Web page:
Surrogacy and Made-to-Order Children
Neither marginal nor secret, contracting surrogate mothers is growing rapidly and is regarded as socially progressive. Yet the “process” is vitiated from the get go, i.e., commissioning a woman to bear, birth, and surrender a baby.
Surrogacy undermines a woman’s human dignity. It makes her an instrument in other people’s project and attacks her equal gender rights. It also objectivizes and denies the rights of the child to be born.
Countries that have adopted a fait accompli approach (simply regulating) have seen people, coached by shrewd international brokers, go “international.” That only means the surrogate mother is from a poor country with lax legislation while the commissioning parents are from a rich one.
By examining the “surrogacy process” and all its implications, Maria De Koninck reaches the conclusion that the best way forward is an international ban on surrogacy.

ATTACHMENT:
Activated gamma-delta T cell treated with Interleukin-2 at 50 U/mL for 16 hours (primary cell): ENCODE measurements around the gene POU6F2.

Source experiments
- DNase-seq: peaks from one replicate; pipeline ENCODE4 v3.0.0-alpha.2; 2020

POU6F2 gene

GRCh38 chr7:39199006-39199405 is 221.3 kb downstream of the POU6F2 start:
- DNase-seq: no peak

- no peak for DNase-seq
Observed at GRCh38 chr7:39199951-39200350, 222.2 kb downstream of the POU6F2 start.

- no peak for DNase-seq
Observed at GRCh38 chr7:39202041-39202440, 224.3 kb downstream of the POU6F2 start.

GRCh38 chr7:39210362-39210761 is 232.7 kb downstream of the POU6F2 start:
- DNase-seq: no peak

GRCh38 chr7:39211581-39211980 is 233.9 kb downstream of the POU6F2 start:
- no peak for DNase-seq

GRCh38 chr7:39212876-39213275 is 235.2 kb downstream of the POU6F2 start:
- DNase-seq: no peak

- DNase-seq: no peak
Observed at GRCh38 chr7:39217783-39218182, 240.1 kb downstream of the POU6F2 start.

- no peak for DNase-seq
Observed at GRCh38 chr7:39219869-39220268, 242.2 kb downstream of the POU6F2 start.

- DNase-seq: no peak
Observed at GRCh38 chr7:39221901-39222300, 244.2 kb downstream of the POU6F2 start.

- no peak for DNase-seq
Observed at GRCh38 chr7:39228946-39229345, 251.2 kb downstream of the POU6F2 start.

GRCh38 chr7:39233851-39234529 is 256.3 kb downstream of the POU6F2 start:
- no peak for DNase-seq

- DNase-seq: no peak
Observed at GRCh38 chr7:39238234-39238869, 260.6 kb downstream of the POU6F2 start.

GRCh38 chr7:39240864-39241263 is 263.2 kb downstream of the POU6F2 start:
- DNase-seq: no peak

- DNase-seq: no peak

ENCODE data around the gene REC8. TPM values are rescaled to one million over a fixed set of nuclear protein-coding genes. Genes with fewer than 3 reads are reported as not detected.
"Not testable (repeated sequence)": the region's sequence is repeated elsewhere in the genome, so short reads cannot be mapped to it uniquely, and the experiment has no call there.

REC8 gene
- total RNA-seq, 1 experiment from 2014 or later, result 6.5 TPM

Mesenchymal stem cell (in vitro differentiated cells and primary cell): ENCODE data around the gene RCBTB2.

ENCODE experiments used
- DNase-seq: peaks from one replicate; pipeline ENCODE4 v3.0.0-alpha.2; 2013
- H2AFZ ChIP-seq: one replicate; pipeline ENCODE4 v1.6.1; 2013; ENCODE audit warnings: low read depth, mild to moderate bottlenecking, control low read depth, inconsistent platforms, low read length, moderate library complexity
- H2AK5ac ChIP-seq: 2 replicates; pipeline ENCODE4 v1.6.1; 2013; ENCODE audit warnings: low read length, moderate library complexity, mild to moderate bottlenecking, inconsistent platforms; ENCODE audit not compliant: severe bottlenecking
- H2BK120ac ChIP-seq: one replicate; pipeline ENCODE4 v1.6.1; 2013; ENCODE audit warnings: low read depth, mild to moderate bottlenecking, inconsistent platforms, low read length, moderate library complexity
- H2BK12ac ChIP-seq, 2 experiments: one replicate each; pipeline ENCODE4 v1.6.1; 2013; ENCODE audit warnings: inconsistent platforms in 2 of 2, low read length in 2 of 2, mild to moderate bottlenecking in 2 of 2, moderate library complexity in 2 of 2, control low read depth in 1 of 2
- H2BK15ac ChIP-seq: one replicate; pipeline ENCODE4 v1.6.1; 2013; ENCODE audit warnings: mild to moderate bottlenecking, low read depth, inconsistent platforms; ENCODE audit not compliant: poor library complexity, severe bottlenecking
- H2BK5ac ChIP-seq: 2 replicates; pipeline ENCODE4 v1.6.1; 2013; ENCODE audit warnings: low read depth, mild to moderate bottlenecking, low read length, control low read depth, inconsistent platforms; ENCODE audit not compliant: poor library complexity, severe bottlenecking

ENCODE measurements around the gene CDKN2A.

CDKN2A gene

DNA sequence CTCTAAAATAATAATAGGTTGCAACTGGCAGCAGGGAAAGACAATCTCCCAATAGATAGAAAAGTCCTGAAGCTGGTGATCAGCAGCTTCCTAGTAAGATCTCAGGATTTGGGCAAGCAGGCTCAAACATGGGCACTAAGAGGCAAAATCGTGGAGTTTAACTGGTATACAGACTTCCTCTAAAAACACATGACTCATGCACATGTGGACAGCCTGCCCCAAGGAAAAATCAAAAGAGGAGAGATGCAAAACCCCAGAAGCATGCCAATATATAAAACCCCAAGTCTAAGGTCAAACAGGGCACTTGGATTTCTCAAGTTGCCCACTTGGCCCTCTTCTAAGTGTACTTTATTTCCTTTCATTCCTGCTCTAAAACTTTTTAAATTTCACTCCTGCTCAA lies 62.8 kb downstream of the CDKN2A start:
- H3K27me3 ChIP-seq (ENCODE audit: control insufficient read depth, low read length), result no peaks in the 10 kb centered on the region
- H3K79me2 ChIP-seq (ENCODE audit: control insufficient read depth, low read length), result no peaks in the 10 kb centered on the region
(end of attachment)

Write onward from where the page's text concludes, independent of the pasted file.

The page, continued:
Arielle Aaronson translated this book into English. Arielle Aaronson is a Montreal translator with degrees from Concordia and McGill. She has translated both fiction and nonfiction for all audiences.
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Maria De Koninck
Maria De Koninck (PhD) was Université Laval’s first Chair of Women’s Studies. Her research has focused on women’s health, including childbirth and reproductive technologies. Her 20 years of international experience include work on HIV-AIDS in West Africa and maternal mortality (notably for WHO). She lives in Quebec City.